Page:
Letters to the Editor

Kaepernick’s protest of the national anthem

San Francisco 49ers quarterback Colin Kaepernick, left, says he will continue to sit during the national anthem to bring attention to police brutality and injustices of people being oppressed.
San Francisco 49ers quarterback Colin Kaepernick, left, says he will continue to sit during the national anthem to bring attention to police brutality and injustices of people being oppressed. pkitagaki@sacbee.com

Kaepernick arrogant, disrespectful

Re “Kap sparks debate with anthem protest” (Sports, Aug. 28): San Francisco 49ers quarterback Colin Kaepernick sat during the playing of the national anthem, saying he refused to “show pride in a flag for a country that oppresses black people.” How arrogant of him to disrespect the flag that represent the thousands of people who died in wars to protect his right to sit on his derrière.

Our country is not perfect and we do still have issues to address, but that is not reason to disrespect the flag that represents all people, especially those who are trying to make our country better. He is too blinded to recognize he is so fortunate to live in this country and had opportunities due to that fact.

Dennis Conti, Lincoln

49ers’ quarterback is not a hero

Colin Kaepernick is no hero. He is a man who is overpaid to play a violent game before millions of people. Real heroes are the men and women of all color who serve our country 24/7, and those who have made the ultimate sacrifice, to ensure the freedom of individuals to express themselves, even if it’s in bad taste.

If Kaepernick wants to prevent violence in this country (and who does not?), he should do something about it, not sit on his butt during the national anthem. He could become a Big Brother. He could establish a gym or clubhouse in poor areas to provide children with a safe place to gather. He could establish scholarships for poor students so they can get the education they need to move ahead in this world.

If he just wants to make a statement, he could have written it on his body, if there is any room left.

Patricia Gantenbein,


Find a country without prejudice

So, the poor, little millionaire rich boy feels that he is among the oppressed in America and refuses to stand up for our national anthem. If he has such a problem with America, what’s keeping him here? Why not leave and go live in all of those many countries that have no prejudice, no problems and are so much better than the United States?

But, if not, how about showing respect for the men and women who gave their lives so you could play your game of football by standing up with your right hand over your heart for a few seconds while our proud anthem plays? Otherwise, bon voyage.

Mike Fredericks, Folsom

Hey Kap, get off your butt!

To paraphrase my old boss, “If you don’t propose a solution, you’re just complaining.” Colin Kaepernick complains that some police officers have only six months of training and less than is required of a cosmetologist. Well, he does have the means to express his views. He should lobby Congress to require more training for police. Do community outreach. In the meantime, get off your butt and show some respect for a country that does so much good here and abroad.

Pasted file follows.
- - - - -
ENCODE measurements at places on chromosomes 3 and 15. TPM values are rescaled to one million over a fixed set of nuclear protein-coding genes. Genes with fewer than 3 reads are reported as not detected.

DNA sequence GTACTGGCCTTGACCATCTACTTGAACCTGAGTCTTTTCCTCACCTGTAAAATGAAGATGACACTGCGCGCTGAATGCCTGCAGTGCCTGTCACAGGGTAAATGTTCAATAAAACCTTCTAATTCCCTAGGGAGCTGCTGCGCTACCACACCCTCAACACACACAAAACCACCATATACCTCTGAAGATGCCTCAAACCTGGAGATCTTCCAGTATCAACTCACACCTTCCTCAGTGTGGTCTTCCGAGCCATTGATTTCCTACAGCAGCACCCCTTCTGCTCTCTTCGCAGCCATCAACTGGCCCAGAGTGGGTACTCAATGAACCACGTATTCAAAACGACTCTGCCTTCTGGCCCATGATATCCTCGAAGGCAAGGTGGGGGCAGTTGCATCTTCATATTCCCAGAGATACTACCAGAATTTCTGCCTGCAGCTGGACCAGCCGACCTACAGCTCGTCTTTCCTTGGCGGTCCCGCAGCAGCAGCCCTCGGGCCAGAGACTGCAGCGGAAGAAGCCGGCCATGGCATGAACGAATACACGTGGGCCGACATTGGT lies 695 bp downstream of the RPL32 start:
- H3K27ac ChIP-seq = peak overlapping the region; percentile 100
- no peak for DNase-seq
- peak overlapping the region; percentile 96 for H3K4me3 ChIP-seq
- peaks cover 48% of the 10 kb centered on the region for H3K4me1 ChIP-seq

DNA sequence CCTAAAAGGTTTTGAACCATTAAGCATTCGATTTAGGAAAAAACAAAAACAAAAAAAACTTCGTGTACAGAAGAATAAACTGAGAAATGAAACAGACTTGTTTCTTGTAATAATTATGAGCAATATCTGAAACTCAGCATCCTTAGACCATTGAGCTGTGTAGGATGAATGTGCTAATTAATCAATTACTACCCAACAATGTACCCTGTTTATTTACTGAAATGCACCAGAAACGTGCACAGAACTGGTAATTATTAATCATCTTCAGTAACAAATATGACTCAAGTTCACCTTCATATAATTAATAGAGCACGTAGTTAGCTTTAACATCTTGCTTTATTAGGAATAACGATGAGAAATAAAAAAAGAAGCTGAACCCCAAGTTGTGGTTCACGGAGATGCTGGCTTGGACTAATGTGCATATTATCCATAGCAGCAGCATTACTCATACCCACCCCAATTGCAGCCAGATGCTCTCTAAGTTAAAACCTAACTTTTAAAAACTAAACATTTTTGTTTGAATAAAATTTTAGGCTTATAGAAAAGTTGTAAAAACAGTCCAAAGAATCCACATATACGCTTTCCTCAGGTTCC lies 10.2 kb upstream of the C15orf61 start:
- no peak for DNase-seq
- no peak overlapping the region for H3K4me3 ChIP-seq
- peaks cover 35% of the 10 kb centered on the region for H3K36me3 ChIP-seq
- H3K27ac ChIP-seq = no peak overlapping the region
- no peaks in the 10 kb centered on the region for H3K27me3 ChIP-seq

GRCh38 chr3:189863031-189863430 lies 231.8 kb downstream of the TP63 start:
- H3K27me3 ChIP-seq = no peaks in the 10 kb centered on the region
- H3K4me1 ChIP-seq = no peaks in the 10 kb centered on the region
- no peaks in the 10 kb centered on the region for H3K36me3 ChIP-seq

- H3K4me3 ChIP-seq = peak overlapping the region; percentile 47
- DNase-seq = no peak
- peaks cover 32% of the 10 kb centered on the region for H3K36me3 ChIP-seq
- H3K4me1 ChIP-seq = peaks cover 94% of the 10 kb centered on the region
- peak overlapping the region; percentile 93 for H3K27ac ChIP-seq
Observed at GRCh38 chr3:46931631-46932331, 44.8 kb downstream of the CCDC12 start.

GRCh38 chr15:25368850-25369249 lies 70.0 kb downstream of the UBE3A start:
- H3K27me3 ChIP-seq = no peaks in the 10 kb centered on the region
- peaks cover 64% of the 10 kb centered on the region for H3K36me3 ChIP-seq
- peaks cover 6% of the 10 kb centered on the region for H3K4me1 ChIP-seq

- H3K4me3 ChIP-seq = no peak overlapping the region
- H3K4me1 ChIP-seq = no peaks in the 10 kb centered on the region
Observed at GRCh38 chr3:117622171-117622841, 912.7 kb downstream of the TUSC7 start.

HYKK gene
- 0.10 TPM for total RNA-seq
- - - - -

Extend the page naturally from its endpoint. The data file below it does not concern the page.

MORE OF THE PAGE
Connie Clark, Sacramento

A hard lesson: Not all speech is free

Colin Kaepernick’s protest is protected speech, no matter how selfish, immature, irresponsible and harmful it is. Speech protected by the lives of the women and men serving this country, the people he disrespected. Speech protected by his team and teammates, the people being distracted at a time when they need focus. Speech protected by his fans, the people left stunned and bewildered by his outrageous act, and forced to take sides.

He is an overpaid, second-rate quarterback, whose time has passed. Cut him from the team and move on.

A hard lesson in First Amendment rights: Not all speech is free.

Eugene King, Sacramento

Disrespecting the flag, the country

As a veteran I feel obligated to respond to Colin Kaepernick for all those who can no longer speak because they either died serving the country or were severely injured and cannot respond.

No matter what has happened in the streets, and we all know a percentage of the incidents were wrong, to come out and disrespect the flag of our country was another wrong, and it did not help the community of color. This was just another divisive incident that will not help to heal.

There were many positive things he could have done to help heal relations in the community, as opposed to building more controversy. He stated he did not care about losing endorsements, etc., but I bet he will still accept his $11 million for this year. It is sad that he didn’t think first about the men and women of all colors before his actions.

Jim Meeter, Herald

Choosing to boycott Kap

In America, we are free to exercise our rights, and Colin Kaepernick has chosen not to stand and respect our national flag during our national anthem. As a citizen of the United States of America, he has that right.

I choose to exercise my rights as well. I choose not to buy any product that has anything to do with Kaepernick. Further, I choose not to watch any television program, including 49er games, where Kaepernick is involved.

Carlos Negrete, Roseville


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